Trees are precious in Africa. They provide shelter for the elders at meeting time, for school children in the midday heat, for all to shield against the unrelenting elements. In a sense the tree has become iconic, almost mythical.
A commission to design a house on the slopes of Table Mountain in Cape Town created an opportunity to test our concerns and searches for contextual responsiveness and connectivity. The site, adjacent to a valley and stream, has a canopy of magnificent spreading umbrella pines.
These trees, majestic and sculptural, provided the primary reference and ultimately the structural concept for the house. Five tree-like structures anchor the roof to the ground and provide shelter for the functions gathered under. These trees are surrounded by an entirely separate lightweight transparent steel and glass enclosure supported on a heavily rusticated stone base.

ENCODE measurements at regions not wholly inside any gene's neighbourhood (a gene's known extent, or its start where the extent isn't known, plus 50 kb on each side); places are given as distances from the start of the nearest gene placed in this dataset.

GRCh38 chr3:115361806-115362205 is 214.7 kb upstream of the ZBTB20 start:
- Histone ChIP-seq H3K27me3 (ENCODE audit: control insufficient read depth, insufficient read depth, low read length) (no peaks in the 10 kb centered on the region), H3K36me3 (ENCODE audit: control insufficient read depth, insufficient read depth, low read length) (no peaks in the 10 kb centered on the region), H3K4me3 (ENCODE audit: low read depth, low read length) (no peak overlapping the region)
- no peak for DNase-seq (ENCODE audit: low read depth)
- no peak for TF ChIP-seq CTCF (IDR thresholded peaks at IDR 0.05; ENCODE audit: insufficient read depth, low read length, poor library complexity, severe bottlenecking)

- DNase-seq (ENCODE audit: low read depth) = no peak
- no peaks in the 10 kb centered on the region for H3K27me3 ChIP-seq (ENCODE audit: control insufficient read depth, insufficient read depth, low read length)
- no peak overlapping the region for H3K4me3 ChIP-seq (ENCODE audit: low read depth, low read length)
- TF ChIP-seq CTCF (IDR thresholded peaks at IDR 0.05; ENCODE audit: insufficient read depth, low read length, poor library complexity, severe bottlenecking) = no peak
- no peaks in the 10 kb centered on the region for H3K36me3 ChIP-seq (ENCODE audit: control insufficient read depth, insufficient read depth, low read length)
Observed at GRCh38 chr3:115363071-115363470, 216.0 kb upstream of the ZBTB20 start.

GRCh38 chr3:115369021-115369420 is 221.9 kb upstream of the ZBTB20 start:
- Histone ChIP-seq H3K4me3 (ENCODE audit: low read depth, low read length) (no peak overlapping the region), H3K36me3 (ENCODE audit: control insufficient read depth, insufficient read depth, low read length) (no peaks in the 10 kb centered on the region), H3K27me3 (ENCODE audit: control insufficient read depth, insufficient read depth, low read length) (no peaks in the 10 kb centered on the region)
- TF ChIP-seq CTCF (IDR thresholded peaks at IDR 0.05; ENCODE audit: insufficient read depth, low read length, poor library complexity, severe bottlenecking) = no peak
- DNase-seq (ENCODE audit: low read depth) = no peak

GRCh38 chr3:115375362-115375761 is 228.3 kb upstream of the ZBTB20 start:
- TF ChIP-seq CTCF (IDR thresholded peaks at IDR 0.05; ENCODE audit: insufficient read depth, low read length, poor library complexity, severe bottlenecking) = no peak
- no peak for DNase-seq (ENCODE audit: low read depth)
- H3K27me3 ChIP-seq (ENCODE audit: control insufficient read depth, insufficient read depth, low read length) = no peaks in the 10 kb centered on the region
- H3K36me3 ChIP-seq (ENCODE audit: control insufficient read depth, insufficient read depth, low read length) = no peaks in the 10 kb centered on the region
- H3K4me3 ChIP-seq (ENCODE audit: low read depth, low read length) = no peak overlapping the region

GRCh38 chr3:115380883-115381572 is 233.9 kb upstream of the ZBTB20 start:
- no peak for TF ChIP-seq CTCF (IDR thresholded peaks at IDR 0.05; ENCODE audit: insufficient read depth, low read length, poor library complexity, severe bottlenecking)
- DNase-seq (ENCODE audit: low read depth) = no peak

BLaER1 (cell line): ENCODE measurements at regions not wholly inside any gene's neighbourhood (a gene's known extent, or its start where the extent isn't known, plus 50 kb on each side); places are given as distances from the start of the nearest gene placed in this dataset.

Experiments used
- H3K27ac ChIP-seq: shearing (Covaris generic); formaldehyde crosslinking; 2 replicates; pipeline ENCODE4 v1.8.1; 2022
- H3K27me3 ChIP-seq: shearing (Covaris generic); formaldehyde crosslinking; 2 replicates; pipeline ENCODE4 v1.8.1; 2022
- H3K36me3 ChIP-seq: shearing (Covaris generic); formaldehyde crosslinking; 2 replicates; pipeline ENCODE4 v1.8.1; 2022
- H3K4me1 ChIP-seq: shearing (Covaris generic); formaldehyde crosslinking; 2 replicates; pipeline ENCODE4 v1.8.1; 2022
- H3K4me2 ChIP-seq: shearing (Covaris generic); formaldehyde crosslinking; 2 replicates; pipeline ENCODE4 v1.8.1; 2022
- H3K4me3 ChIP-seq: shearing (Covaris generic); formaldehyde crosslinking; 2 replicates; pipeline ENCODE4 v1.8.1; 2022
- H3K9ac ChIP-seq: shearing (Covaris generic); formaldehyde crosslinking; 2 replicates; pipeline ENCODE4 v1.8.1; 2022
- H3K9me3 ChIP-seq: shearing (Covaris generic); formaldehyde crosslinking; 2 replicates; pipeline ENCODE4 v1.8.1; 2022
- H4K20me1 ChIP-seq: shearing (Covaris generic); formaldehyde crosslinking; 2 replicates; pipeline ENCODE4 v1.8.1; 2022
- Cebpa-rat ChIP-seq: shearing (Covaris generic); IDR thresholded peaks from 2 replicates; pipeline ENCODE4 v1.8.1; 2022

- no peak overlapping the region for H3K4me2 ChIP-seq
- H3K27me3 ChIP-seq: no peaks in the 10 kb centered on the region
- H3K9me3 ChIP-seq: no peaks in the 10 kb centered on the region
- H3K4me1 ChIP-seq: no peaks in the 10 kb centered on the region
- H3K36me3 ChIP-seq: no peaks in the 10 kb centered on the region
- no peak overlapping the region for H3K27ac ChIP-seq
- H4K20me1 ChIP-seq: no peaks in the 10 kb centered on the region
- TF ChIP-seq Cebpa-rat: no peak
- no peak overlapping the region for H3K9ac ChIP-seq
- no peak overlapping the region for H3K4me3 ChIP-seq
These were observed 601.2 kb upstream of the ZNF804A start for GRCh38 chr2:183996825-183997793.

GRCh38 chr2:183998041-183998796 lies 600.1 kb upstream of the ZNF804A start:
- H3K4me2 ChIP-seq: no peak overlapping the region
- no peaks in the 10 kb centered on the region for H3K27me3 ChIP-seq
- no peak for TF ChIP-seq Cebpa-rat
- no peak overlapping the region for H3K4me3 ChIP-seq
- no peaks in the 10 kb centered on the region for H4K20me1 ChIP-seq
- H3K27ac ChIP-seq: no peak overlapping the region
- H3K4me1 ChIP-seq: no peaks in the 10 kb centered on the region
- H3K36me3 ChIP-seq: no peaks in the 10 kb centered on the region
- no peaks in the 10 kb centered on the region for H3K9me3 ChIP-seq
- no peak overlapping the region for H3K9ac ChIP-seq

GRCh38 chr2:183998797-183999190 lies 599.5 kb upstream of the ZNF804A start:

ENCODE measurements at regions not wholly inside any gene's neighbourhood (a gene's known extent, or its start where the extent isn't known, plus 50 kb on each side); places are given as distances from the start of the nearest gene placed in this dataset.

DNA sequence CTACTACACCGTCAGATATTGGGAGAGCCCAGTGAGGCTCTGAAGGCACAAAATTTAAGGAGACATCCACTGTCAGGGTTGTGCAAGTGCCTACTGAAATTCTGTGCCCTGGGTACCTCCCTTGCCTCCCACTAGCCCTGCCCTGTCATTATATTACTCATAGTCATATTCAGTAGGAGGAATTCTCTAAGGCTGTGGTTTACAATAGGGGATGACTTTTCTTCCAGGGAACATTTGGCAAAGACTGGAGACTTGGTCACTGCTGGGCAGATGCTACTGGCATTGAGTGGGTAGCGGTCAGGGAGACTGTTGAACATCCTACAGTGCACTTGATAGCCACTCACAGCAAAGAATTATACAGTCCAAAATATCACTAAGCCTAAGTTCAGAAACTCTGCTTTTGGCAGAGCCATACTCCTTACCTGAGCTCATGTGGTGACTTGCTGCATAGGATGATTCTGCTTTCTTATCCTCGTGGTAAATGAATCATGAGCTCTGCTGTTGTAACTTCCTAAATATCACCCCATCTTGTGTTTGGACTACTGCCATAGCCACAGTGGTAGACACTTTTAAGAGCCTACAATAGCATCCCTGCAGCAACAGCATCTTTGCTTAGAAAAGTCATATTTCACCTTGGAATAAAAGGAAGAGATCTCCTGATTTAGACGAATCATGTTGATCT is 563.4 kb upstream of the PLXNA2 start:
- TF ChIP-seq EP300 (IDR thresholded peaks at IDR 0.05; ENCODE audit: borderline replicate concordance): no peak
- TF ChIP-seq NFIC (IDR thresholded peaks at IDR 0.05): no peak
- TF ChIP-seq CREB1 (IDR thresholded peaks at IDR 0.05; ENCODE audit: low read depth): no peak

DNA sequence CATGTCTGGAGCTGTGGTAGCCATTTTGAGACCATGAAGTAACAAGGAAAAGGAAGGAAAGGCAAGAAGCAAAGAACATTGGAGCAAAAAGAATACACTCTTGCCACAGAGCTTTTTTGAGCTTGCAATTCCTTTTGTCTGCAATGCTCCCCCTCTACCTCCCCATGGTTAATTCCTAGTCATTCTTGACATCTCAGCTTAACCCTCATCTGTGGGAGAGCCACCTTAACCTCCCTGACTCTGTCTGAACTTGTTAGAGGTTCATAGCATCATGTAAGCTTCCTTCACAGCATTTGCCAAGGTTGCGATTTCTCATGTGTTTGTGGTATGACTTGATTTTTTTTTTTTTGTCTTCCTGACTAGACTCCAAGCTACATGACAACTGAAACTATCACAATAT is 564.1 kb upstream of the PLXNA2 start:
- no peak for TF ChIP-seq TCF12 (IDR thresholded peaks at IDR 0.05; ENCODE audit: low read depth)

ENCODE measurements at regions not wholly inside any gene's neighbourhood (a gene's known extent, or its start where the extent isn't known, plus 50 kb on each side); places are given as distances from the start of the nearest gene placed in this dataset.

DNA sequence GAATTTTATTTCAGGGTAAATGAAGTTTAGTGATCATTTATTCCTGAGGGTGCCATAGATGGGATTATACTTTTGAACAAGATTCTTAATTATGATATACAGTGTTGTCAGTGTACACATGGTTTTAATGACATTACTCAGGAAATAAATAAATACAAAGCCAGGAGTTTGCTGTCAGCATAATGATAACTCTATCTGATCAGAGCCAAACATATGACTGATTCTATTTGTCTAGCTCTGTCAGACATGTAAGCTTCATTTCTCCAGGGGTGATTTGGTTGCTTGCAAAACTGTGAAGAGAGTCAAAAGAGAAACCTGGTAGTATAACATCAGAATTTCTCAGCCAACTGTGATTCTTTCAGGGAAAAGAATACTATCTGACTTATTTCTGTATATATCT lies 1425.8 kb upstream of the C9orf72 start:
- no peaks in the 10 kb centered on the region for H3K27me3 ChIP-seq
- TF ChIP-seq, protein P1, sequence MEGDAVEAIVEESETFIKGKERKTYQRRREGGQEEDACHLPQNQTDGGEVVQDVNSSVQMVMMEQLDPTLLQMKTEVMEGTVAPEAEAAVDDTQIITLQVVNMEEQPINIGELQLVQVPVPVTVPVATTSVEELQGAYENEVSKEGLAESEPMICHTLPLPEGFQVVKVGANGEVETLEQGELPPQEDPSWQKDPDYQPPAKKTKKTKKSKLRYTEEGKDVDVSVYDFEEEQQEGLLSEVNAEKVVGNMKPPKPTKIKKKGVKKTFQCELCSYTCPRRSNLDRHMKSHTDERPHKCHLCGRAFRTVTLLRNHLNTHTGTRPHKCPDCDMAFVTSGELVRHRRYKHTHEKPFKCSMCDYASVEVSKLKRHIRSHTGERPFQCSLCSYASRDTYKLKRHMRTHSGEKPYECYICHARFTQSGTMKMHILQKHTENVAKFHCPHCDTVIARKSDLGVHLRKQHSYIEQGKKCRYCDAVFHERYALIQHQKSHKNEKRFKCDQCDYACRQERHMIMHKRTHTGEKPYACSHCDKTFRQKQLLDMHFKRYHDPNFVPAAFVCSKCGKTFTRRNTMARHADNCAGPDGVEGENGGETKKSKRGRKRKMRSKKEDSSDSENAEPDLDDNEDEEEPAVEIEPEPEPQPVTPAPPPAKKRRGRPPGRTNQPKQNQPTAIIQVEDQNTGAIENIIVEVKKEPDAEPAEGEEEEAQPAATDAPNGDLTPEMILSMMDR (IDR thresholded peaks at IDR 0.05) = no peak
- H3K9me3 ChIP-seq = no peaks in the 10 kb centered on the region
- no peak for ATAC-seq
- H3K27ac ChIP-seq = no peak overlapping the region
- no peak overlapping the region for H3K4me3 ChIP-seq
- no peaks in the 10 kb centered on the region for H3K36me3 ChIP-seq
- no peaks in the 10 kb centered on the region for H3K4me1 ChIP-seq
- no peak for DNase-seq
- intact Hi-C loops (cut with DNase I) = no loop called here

The design of the house incorporates themes of narrative, of layering and of expressed threshold. The visitor is invited to take part in a journey of discovery, requested to participate in the unlocking of experiences within the house, the unpeeling of layers.
We tried to heighten the experience of unveiling and of delicate exposure, to create within the house sensuality and moments of intense intimacy - a folly immersed in, and closely linked with, the majestic beauty of the African landscape - a simultaneous dialogue between inside and outside and outside and inside, neither taking precedent over the other.